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Double-Blind, Placebo-Controlled Trial of Two Doses of Abecarnil for Geriatric Anxiety

Gary W. Small, M.D., and Alexander Bystritsky, M.D.

Published: May 1, 1997

Article Abstract

We studied the tolerability and efficacy of abecarnil, a new partial benzodiazepine agonist, forshort-term relief of anxiety in geriatric patients. After a 1-week placebo lead-in, 182 outpatients(mean ± SD age = 68.3 ± 5.8; range, 59-85 years) were randomly assigned in a double-blind,parallel-group design to high-dosage abecarnil (7.5-17.5 mg daily), low-dosage abecarnil (3.0-7.0mg daily), or placebo for 6 weeks of acute treatment followed by abrupt discontinuation and a 2-weekfollow-up. During the acute treatment period, the discontinuation rate from adverse events wasgreater for the group treated with high-dosage abecarnil (44%) than for the groups treated withlow-dosage abecarnil (14%) or placebo (12%). The most frequently reported side effects associatedwith abecarnil were drowsiness and insomnia. For the acute treatment period, low-dosage abecarnilwas superior to placebo in reducing anxiety at Weeks 2-4 and 6, and was statistically significantlysuperior to high-dosage abecarnil at Weeks 4-6. More than half of the placebo group showed at leastmoderate global improvement at Weeks 3 and 6. One week after abrupt discontinuation of abecarnil,the placebo-treated group had less anxiety than did both groups treated with high-dosage andlow-dosage abecarnil. The most commonly reported symptoms of withdrawal were headache and insomnia.These data indicate that abecarnil, at dosages ranging from 3.0 to 7.0 mg daily, is better toleratedand more efficacious for the short-term treatment of anxiety in geriatric patients than are higherdosages of 7.5 to 17.5 mg daily. Abrupt discontinuation of abecarnil at either dosage range causesdefinite rebound symptoms within the first week after withdrawal. These data also suggest that treatmentwith placebo offers at least moderate relief of anxiety in many elderly patients.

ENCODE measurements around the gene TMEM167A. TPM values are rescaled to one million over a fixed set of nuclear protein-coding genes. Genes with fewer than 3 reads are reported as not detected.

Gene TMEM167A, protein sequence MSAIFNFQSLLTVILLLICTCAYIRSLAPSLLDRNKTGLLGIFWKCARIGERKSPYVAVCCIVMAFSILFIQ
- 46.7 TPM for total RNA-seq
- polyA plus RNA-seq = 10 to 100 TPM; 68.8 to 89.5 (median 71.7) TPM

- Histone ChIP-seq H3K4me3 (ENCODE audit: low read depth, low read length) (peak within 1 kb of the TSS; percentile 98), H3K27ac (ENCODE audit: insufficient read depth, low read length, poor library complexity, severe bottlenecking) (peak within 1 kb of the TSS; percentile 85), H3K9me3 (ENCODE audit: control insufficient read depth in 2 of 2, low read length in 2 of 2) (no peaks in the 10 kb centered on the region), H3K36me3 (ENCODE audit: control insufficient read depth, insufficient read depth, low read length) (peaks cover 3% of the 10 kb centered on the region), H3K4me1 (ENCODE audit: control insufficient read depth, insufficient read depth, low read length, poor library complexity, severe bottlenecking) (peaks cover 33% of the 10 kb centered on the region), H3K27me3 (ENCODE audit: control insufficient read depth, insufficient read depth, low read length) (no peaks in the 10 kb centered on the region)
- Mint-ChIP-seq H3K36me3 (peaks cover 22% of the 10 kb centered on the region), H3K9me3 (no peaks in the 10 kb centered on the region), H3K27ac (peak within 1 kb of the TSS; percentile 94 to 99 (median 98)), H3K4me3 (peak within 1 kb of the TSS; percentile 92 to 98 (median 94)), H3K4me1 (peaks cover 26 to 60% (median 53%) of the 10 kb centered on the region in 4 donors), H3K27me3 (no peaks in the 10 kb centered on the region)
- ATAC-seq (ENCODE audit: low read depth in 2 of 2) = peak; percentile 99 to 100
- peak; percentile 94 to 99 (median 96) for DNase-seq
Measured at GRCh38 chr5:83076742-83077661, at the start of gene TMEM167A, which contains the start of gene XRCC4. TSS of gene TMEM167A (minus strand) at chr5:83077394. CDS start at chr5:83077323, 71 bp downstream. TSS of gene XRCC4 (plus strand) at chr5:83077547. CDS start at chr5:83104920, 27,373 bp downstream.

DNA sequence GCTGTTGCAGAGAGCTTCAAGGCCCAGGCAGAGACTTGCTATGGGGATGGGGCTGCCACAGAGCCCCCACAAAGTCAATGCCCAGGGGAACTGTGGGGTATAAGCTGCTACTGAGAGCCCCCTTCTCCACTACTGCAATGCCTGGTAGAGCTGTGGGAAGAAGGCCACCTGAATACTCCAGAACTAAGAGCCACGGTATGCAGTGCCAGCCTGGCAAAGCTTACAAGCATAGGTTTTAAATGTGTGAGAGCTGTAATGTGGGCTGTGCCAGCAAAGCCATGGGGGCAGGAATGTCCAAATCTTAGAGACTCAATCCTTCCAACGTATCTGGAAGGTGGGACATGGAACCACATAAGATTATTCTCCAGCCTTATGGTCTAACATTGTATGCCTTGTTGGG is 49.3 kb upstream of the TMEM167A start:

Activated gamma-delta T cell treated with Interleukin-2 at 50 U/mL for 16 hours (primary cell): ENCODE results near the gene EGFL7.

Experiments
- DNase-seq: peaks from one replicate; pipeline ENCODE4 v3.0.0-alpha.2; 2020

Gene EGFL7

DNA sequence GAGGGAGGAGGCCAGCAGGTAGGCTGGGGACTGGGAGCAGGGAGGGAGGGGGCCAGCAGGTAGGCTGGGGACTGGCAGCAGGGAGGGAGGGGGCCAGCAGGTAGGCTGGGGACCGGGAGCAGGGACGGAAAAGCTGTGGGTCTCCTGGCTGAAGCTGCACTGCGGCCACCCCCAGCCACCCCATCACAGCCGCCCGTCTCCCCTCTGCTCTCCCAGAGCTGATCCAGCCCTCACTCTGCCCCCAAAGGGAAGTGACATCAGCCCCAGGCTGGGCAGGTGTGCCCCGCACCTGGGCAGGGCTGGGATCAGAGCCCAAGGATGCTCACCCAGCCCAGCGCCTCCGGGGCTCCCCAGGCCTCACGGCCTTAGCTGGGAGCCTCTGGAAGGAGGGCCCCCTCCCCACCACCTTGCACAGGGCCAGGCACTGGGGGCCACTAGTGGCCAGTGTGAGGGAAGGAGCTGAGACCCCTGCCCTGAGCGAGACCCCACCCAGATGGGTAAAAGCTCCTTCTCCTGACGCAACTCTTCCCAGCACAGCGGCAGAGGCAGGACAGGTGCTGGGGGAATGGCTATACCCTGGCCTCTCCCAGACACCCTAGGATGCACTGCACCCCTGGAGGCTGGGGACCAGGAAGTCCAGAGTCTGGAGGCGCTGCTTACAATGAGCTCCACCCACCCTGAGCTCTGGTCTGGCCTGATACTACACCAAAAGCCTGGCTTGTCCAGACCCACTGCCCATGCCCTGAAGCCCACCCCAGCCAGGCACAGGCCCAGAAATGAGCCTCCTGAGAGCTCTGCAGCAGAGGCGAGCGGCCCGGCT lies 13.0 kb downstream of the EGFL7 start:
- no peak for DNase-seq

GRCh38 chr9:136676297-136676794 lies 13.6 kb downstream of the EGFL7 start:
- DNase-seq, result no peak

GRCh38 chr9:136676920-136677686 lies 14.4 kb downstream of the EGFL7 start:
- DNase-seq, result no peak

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Volume: 58

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